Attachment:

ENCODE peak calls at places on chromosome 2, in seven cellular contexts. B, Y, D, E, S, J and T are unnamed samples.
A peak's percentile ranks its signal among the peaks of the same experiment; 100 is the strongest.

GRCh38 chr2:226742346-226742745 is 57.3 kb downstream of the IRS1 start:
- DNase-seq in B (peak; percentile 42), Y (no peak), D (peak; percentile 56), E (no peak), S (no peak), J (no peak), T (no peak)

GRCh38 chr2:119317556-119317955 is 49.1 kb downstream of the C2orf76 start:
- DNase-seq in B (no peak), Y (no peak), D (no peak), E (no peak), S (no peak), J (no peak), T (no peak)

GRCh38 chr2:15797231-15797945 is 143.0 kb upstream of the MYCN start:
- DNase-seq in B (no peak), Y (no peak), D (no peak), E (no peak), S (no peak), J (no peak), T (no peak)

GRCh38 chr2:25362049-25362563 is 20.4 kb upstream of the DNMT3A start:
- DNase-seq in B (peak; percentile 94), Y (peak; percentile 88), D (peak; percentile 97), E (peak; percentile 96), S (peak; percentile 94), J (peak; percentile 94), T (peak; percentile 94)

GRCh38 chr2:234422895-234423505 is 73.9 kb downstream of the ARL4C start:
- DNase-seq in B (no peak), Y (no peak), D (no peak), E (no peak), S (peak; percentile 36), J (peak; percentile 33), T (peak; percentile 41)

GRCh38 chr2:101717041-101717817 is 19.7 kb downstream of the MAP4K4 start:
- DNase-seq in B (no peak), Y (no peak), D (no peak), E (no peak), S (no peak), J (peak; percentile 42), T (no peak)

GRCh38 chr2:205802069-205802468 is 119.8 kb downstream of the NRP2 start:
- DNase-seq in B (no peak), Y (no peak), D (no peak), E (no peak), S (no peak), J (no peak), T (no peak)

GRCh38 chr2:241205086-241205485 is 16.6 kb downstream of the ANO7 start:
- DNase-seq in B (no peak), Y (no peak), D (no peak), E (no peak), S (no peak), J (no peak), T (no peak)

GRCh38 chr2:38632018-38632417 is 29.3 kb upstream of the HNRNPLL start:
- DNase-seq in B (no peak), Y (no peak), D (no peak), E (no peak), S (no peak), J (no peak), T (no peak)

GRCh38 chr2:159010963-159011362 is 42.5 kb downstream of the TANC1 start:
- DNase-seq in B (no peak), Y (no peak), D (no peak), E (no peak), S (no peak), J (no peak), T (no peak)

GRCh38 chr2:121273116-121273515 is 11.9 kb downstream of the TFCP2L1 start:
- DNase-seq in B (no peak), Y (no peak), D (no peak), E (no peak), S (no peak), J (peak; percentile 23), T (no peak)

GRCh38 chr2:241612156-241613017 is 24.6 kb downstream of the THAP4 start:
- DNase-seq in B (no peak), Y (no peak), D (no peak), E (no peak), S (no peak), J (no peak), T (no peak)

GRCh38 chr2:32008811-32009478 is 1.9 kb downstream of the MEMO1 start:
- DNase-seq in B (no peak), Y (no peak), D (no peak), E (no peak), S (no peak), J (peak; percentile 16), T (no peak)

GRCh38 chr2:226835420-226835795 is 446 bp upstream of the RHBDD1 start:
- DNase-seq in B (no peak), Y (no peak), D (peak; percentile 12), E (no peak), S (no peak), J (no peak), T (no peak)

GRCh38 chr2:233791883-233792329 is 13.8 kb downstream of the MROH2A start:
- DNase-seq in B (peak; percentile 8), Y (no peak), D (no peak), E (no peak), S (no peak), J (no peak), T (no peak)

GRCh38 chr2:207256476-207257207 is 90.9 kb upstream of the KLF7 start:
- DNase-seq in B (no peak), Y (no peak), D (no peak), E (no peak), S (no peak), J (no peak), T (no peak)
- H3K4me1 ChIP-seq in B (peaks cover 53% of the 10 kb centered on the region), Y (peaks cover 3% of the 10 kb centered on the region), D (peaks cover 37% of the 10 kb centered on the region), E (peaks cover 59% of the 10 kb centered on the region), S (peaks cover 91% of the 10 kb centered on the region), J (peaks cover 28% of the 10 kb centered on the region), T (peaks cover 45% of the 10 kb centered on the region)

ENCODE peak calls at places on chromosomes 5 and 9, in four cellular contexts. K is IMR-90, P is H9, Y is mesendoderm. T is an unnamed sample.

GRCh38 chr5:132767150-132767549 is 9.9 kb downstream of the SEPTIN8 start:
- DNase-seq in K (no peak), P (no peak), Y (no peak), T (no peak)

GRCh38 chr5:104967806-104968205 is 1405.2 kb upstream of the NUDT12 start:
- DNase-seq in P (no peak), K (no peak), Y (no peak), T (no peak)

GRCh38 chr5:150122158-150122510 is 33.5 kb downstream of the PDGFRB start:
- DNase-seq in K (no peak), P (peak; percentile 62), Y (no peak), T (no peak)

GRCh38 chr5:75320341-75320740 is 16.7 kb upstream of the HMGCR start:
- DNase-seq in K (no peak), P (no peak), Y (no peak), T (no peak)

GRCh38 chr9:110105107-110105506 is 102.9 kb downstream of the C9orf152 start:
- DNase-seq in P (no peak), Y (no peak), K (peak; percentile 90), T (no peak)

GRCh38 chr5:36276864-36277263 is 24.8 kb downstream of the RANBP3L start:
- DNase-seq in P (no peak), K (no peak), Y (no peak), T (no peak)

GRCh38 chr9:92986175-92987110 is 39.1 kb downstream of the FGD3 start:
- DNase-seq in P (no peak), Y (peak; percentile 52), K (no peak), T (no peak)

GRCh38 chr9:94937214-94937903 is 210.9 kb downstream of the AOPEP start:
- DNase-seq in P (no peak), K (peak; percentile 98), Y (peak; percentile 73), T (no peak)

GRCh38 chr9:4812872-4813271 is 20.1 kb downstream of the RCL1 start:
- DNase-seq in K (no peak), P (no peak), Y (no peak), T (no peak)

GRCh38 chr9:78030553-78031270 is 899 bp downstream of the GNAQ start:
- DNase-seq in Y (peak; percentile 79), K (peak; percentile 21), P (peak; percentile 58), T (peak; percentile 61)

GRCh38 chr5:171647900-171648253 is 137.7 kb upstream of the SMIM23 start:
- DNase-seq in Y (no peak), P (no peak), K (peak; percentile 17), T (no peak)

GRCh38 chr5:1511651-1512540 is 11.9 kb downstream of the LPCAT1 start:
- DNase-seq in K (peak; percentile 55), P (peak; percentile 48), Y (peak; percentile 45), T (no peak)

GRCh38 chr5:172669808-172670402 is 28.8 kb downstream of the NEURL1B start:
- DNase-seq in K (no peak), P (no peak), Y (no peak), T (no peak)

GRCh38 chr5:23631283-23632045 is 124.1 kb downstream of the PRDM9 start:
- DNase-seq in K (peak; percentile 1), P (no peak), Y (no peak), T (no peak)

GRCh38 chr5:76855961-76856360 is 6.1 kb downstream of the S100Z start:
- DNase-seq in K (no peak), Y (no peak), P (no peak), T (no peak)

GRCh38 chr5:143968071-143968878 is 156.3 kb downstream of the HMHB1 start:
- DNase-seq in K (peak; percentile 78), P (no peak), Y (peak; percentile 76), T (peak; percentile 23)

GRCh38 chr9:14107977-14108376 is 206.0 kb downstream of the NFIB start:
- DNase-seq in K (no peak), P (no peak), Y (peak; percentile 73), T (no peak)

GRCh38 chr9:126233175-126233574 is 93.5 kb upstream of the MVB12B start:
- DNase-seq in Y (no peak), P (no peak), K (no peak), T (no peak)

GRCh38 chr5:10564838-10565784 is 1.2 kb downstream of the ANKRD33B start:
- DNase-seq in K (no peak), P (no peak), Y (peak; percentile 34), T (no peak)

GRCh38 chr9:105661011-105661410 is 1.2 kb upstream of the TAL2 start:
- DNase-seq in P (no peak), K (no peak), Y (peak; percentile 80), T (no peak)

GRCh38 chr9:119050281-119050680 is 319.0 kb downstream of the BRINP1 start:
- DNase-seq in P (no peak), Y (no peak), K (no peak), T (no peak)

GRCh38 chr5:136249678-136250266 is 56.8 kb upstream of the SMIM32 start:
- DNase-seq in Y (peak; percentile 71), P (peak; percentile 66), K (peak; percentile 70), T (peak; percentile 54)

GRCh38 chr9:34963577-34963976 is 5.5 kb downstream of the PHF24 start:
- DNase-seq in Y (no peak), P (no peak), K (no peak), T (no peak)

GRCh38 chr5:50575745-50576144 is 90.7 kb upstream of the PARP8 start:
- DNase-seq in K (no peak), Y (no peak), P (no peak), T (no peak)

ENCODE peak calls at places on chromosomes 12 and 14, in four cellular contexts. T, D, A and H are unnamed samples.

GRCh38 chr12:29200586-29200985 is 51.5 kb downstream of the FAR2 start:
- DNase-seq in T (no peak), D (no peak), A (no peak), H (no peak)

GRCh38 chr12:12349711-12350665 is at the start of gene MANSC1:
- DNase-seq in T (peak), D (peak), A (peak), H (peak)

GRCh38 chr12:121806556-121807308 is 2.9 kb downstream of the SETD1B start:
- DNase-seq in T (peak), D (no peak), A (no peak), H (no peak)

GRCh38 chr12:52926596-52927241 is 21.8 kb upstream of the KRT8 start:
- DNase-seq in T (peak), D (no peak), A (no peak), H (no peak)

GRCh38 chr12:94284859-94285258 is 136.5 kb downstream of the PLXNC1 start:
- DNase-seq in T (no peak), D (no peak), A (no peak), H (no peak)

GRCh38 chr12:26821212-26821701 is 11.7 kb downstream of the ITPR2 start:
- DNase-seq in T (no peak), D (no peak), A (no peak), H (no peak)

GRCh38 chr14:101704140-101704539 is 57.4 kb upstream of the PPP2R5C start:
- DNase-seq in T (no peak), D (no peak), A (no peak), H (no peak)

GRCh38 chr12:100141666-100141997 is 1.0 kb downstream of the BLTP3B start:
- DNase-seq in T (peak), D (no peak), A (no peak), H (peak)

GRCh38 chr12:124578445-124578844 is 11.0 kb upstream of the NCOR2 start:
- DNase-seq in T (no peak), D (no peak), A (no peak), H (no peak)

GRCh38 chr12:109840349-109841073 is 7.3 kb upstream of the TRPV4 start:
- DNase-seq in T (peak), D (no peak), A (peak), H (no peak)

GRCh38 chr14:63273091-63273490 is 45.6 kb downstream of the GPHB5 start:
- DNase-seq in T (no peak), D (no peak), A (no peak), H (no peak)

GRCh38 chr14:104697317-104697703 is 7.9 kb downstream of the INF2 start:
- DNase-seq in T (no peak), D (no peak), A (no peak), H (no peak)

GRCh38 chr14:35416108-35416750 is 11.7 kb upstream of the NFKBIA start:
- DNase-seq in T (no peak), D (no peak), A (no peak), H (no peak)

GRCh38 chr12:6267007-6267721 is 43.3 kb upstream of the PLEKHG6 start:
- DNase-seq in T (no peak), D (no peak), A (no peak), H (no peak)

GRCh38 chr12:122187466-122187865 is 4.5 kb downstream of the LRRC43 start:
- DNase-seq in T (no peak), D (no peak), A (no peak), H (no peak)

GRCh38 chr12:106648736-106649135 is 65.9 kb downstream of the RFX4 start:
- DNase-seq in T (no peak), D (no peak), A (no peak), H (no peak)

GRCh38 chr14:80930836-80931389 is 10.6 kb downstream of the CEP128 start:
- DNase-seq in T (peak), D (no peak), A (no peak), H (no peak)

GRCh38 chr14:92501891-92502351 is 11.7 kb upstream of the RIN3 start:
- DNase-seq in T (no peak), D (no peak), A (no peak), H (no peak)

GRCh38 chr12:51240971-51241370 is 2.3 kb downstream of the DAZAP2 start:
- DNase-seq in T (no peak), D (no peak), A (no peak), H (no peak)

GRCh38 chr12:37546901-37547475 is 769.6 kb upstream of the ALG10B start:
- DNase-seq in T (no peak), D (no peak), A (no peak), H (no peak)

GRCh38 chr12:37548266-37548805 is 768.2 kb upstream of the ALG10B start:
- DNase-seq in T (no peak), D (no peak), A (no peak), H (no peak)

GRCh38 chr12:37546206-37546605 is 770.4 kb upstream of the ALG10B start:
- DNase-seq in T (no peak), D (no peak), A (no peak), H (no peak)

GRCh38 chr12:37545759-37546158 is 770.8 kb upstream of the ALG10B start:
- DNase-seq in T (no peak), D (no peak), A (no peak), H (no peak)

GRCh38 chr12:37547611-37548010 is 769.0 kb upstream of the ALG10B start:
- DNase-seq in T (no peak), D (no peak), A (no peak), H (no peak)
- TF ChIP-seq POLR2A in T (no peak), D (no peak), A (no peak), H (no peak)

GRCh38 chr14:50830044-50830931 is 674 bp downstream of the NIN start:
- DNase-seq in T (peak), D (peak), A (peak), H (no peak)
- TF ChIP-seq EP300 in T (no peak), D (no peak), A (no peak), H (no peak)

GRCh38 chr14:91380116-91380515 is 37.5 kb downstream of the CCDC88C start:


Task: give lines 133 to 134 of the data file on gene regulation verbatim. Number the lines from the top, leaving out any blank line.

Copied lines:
- DNase-seq in T (no peak), D (no peak), A (no peak), H (no peak)
- TF ChIP-seq POLR2A in T (no peak), D (no peak), A (no peak), H (no peak)